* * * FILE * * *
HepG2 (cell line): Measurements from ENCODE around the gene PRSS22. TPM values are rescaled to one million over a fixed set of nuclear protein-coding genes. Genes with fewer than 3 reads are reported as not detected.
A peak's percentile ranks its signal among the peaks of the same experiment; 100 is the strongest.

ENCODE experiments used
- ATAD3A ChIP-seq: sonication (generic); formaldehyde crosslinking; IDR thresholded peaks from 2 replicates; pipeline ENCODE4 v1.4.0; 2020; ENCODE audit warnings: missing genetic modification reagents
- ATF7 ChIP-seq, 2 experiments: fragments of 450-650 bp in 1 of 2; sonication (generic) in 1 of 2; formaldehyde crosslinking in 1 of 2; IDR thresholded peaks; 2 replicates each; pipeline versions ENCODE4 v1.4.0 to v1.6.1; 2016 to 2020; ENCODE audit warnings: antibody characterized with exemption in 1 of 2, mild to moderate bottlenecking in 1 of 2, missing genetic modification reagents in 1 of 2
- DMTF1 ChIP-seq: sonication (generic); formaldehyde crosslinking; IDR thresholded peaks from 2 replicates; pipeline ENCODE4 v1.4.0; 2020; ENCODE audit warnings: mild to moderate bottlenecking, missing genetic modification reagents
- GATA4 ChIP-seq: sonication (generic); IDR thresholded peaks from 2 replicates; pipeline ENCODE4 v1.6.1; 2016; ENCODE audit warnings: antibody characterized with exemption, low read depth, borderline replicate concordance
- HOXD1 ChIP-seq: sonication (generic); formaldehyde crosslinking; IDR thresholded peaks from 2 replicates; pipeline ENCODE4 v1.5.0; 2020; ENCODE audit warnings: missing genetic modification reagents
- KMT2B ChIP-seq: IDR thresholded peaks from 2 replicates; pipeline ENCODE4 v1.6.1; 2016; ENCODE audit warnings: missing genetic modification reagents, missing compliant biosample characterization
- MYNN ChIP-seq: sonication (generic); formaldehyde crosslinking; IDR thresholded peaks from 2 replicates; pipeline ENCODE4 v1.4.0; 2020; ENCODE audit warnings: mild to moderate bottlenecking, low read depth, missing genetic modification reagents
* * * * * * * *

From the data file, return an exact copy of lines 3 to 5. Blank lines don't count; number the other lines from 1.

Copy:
ENCODE experiments used
- ATAD3A ChIP-seq: sonication (generic); formaldehyde crosslinking; IDR thresholded peaks from 2 replicates; pipeline ENCODE4 v1.4.0; 2020; ENCODE audit warnings: missing genetic modification reagents
- ATF7 ChIP-seq, 2 experiments: fragments of 450-650 bp in 1 of 2; sonication (generic) in 1 of 2; formaldehyde crosslinking in 1 of 2; IDR thresholded peaks; 2 replicates each; pipeline versions ENCODE4 v1.4.0 to v1.6.1; 2016 to 2020; ENCODE audit warnings: antibody characterized with exemption in 1 of 2, mild to moderate bottlenecking in 1 of 2, missing genetic modification reagents in 1 of 2